But, what does it mean for transportation?  I believe this is just another indicator to show demand is very tepid and will remain that way for some time.  Revisions for GDP growth in Q1 were revised downward which means my experience meter seemed to have a better handle on GDP than the experts (I just look around and talk to people - Q1 was clearly worse than people had said).  The Q1 number was revised down from 1.8% to 1.1%.  Last three quarters have been less than 2% growth in each quarter.

For transportation this translates into lower demand and while there may be a little bit of capacity issues due to hours of service (HOS), demand is going down faster than capacity so net-net we are at balance or, in fact, slightly over capacity.  In total we are seeing real overcapacity in intermodal as the big rush to get into that space has caused a huge container growth at the various IMCs.

The story from the transportation economists a few years ago was when you see 3% GDP growth that is when transportation rates will start going up.  Of course, they have now changed that tune since 3% isn't anywhere near possible in the near future so the fear game is on hours of service.

However, my advice continues to be:  Those who do not allow emotion, fear and "the government regulation boogey man" get to them will use real data to determine what is really happening.  They will find capacity is there, rates are steady and in some cases going down, and for the foreseeable future that will be the story.

Keep calm and be diligent about your data analysis and you will find, while low GDP is not what we want for other reasons, this is probably a good time to be a buyer of transportation.  If you stay calm while your competitors panic, you really can pick up some competitive advantage points during this period.

Wednesday, July 31, 2013

XPO Logistics Records a Wider Loss Year over Year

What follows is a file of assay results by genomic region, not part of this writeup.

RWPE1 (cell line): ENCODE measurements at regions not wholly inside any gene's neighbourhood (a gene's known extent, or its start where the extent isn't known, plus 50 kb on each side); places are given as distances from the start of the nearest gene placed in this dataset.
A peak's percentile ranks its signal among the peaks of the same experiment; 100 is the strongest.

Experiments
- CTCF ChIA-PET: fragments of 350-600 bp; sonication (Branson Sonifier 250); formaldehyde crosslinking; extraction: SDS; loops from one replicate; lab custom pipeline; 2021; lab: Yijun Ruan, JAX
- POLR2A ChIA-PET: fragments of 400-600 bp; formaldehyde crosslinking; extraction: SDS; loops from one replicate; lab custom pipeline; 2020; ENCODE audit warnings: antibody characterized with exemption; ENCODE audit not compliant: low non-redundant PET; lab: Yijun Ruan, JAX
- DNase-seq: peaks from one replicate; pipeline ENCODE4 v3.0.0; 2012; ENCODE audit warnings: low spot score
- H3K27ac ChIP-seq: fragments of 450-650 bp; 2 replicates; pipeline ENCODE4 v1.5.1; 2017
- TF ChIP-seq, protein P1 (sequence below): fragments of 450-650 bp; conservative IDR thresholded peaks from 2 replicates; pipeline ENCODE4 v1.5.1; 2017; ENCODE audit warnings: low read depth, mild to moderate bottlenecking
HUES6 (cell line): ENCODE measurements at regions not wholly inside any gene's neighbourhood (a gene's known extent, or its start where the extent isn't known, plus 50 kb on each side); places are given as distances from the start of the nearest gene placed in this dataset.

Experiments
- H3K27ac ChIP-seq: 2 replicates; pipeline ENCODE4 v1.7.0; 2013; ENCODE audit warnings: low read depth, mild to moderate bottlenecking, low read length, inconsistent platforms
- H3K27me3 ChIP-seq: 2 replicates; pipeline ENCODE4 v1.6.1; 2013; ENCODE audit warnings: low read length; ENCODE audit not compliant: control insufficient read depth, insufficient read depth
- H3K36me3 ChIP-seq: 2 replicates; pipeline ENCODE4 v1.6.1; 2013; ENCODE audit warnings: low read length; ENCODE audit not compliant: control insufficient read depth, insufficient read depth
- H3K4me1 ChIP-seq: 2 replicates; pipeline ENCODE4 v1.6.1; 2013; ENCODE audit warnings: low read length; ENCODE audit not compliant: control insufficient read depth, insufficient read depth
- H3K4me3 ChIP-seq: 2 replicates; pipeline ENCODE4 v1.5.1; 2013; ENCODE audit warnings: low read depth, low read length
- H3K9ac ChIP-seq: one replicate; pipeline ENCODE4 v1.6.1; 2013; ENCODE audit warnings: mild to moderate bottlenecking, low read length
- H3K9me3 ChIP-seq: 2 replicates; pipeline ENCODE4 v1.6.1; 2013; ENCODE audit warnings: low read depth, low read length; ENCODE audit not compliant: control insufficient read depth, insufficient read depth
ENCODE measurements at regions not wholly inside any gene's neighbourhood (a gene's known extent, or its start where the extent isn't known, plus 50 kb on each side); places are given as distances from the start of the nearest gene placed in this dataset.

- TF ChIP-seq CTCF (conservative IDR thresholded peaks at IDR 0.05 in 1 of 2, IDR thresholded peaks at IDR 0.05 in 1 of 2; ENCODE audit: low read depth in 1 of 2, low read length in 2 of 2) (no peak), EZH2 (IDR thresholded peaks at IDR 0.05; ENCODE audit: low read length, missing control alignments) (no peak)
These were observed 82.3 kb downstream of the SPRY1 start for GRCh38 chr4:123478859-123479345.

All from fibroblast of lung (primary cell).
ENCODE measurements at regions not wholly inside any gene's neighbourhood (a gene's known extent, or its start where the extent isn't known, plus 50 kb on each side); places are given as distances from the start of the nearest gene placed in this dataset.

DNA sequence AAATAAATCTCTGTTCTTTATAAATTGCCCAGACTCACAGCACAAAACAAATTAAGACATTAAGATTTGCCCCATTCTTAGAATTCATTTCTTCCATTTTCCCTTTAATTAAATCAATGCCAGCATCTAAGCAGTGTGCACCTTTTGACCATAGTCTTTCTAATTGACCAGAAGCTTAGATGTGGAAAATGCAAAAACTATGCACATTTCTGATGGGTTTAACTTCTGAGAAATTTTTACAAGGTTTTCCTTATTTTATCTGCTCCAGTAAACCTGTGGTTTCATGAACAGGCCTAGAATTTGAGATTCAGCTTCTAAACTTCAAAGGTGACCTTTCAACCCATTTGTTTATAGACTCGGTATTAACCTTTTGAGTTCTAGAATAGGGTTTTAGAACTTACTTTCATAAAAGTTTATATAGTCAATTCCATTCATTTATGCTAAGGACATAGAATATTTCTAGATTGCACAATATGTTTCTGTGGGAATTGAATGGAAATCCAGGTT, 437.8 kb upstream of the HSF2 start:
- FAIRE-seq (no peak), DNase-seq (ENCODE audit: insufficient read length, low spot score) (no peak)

I continue to follow this company closely as should anyone in the brokerage and now final mile business (see acquisition of 3PD).  However, I am also fascinated at how much money can be lost in the quest to make money.  I really question whether this is in the best long term interests of the company as they lost $1.00 per share or $18M dollars versus Q2 of last year when they lost $5.9M or .54 cents per share.

Bradley Jacobs, CEO, continues to say they will be EBITDA positive in the 4th quarter of this year but a lot of that (probably all of it) will come from the acquisition of 3PD.  Is it really accretive or has he just bought profits?  Time will tell and this business model is not for the faint of heart.  I guess it works really well in silicon valley where companies that make no money sell for $1bl but I am not sure it works in logistics.

What Supply Chain Needs is Long Term Thinking

We all know there is a conflict - a push / pull relationship if you will - between delivering current results and looking out to the long term.  The story goes that the short term are the "table stakes" meaning you have to deliver those in order to earn the right to think long term.  This makes sense.  After all, you would not want your company to go out of business in the short term just to ensure some long term plan is in place.

However, I do not believe that is our problem.  Actually, the issue is the other way around.  Very rarely do I see real true long term thinking.  How could you identify if your organization is spending too much time on the here and now versus setting up your strategy for the long term?  Here are some indicators to look for: